Tom Rapp sees the light

Tuesday, June 30, 2009

Tom Rapp, a mobility specialist at Rochester, N.Y.-based Pro Rehab, has a patient named Angela to thank for his new company, WheelchairFx.

Angela, who uses a wheelchair, was hit by a truck last year crossing the street to get groceries, breaking her pelvis. Right after Christmas, when Angela was still in a rehab hospital, Rapp was at home taking down a string of lights and thinking about how to build her next wheelchair. That’s when the idea came to him.

“The next day at work, I wrapped a 10-foot string of lights around a power chair and darned if it didn’t look pretty good, not to mention safer,” Rapp said. “For days after that, I was up researching various lighting options until 2 a.m.”

Rapp settled on LED lights, because they would draw little if any power from a wheelchair’s battery. Then he spoke with electrical engineers to develop a circuit breaker that would maintain the safety of the wheelchair - its battery and controller - even if it were hit by lightning.

After overcoming those two obstacles, “things started snowballing from there,” Rapp said.

Rapp convinced Pro Rehab to offer wheelchair rentals at numerous festivals, and then he tricked them out with lighting systems, including 8-inch strips of lights on the armrests and a 3-inch box of lights shining down from the undercarriage. (“Those kind of make the chairs look like the cars from the Fast and Furious,” Rapp said).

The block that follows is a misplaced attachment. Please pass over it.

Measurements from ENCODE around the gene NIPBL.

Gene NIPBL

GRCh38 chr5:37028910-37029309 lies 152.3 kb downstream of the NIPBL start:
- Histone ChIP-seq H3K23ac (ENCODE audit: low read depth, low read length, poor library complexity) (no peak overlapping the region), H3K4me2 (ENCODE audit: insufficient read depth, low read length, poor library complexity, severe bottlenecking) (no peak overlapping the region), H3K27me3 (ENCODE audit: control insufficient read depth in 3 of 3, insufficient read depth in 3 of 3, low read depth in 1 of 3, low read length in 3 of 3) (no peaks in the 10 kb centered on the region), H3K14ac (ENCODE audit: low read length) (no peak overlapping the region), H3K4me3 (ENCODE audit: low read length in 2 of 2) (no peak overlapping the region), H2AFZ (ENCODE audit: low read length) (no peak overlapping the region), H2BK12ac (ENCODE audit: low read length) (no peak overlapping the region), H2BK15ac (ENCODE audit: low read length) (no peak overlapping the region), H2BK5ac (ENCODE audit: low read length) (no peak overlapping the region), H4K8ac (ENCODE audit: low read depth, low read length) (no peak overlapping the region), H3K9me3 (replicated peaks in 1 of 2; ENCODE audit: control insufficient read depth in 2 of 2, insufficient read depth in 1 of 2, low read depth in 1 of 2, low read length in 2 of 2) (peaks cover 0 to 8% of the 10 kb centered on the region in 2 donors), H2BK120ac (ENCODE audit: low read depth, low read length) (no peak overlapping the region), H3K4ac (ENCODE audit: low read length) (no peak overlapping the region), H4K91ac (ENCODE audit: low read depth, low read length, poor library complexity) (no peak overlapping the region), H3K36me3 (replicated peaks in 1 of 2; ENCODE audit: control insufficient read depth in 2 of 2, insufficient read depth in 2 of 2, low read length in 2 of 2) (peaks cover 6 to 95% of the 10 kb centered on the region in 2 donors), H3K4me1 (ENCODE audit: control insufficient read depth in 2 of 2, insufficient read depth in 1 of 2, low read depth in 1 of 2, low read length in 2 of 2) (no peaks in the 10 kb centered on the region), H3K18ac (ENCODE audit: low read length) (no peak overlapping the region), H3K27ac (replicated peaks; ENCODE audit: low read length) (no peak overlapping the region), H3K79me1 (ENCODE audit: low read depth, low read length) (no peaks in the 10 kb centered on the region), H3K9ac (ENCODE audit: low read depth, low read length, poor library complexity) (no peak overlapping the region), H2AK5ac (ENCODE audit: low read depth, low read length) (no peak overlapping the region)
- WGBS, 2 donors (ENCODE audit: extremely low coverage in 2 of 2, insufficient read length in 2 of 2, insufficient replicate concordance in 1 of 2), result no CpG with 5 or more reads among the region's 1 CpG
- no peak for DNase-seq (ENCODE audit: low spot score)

“People were thrilled with them,” he said. “They were standing in line to get my card.”

Rapp also rode a wheelchair outfitted with lighting systems around the show floor of the HME Exposition & Conference in April. That’s where he came wheelchair-to-wheelchair with Kevin Williams, who was there with his mother, a physical therapist (See sidebar).

“They would be great for power soccer,” said Williams of the lighting systems.

Rapp now sells the patented lighting systems on his Web site, He hopes rehab providers will see the systems, whose installation he describes as “click and play,” as cash items to supplement their power wheelchair sales. Pro Rehab will be one of them.

“They have great marketing potential,” Rapp said. “Providers could light up chairs and put them in their storefront windows.”

But with patients like Angela and Kevin in mind, Rapp has no plans to stop with lighting systems. He’s also looking to develop louder horns, wheel spinners and iPod docks.

“I guess thinking of all of these ideas - it’s just how I’m wired,” Rapp said.